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Forget fast fashion: How did we get here and how do we stop it?

Emily Evans, founder of ethical and sustainable clothing brand Zola Amour, on why we should all turn our backs on fast fashion.

So, we all know it, fast fashion is sh**… It is built on exploitation at every stage, of every person (including us, the customers) and of the planet.

But it doesn’t have to be that way. In this article, I’m going to explore the history of fashion in order to understand how we got to this stage, to help to understand what we can do to change this for future generations…

The history of fashion

Fashion hasn’t always been like this. Before the industrial revolution in the 18th century, people would get their clothes made for them by hand. They would go to their tailor, who would take their measurements and hand-make the patterns to fit each individual perfectly. The tailor would know and order fabric directly from the fabric merchant, who would personally know the farmer, spinner and weaver.

Basically, at the time the clothing industry was built on smaller cottage industry businesses. Everyone knew the hands involved and were grateful for their skilled work, appreciating the value and only ordering clothing when they needed it.

Victorian workhouse

Then ‘BOOM’ the industrial revolution happens. This began to fragment clothing manufacturing – making the workers anonymous and unseen. Farming began to be increasingly done on an industrial scale.

Fabrics were spun and woven by machines operated by children or cheap labour. Clothing began to be standardised and stitched using workhouses – exploiting homeless people, debtors and orphans to manufacture.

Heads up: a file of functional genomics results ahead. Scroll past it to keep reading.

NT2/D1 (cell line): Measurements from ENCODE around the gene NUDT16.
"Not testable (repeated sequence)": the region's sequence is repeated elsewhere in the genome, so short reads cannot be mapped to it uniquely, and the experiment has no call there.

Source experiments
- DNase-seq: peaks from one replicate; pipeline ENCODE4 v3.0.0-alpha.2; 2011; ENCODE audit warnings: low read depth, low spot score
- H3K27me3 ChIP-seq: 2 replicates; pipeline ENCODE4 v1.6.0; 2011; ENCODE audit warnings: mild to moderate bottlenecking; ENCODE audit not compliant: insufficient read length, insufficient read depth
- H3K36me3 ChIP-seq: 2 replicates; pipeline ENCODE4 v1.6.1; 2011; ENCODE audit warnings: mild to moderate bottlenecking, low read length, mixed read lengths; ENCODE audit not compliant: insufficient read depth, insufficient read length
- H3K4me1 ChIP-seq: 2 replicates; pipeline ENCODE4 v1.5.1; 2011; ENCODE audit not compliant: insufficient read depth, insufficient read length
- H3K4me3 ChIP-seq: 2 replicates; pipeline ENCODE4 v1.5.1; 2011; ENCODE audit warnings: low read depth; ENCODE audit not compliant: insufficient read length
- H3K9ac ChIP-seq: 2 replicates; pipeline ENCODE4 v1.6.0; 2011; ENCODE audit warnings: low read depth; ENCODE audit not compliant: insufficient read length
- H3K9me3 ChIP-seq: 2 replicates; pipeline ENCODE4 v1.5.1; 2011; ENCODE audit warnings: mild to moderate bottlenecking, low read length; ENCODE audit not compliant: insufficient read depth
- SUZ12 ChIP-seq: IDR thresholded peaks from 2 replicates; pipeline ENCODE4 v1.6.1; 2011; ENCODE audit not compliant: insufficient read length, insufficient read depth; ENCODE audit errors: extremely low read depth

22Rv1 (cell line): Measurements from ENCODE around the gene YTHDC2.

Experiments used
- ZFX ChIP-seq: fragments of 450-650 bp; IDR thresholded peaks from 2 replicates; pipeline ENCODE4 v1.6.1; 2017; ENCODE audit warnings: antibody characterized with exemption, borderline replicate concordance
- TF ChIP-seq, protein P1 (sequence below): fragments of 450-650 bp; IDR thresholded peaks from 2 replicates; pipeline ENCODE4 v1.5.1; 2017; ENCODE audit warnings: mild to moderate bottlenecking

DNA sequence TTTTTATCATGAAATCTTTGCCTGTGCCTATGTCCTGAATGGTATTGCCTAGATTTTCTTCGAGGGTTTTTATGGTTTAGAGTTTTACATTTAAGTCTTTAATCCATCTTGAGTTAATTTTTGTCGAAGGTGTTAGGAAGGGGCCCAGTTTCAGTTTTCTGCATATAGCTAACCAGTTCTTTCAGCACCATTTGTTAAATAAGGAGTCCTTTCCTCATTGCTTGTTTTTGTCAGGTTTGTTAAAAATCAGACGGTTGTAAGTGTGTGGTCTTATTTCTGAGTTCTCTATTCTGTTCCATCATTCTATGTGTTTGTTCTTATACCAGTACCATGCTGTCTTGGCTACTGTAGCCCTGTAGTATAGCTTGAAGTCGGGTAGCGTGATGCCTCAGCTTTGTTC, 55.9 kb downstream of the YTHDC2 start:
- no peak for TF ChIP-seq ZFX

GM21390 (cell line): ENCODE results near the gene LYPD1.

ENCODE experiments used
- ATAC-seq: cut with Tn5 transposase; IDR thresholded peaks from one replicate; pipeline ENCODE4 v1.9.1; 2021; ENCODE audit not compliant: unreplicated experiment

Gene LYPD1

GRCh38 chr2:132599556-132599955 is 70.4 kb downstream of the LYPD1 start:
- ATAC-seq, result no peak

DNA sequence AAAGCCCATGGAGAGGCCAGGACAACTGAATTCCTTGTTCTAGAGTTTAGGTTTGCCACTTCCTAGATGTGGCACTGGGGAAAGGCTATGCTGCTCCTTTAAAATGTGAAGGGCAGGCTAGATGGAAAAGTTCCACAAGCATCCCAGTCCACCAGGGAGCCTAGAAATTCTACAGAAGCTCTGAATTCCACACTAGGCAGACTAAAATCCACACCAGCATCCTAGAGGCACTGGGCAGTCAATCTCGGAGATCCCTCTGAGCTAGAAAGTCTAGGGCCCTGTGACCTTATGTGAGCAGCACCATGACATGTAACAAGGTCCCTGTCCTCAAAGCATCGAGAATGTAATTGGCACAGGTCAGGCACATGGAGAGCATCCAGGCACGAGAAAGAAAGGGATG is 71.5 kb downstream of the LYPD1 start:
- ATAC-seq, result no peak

History of fabric manufacturing

Although the technique of manufacturing clothing dramatically changed during the industrial revolution, the fabrics largely stayed the same, Still made of natural fabrics, grown and dyed without chemicals, with a few more luxury fabrics (such as imported silk) being introduced and becoming ‘mainstream’.

It was not until the 20th century that it began to change dramatically with the invention of nylon in 1935 – being introduced to the market in the form of hosiery in the 1940s.

Since then the fabric industry has continued to change quickly and dramatically. Increasingly synthetic fabrics such as polyester and nylon (made from oil using the same technique used to make plastic) have grown in popularity and are now found in 65 per cent of clothing. This is largely due to the fact that they are cheap and easy to produce and dramatically cut down the cost of natural fabrics when blended.

Sewing machine

Cue fast fashion

Throughout the 70s clothing began to become increasingly cheap and accessible and by the 80s everyone wanted to have the latest trend. Manufacturers began directly copying ‘catwalk looks’ (fashion week began in 1983) dumbing them down and making them quickly and out of cheap synthetic fabrics and blends.

Quick, cheap and ‘fast’ fashion began to increase in popularity as shopping centres popped up and the competition began to grow. As a result of the competition, companies began to drive prices down, cutting costs on manufacturing and moving production overseas. This fragmented the clothing industry even more, pushing for profits over quality and losing sight (literally) of the hands actually making the clothing.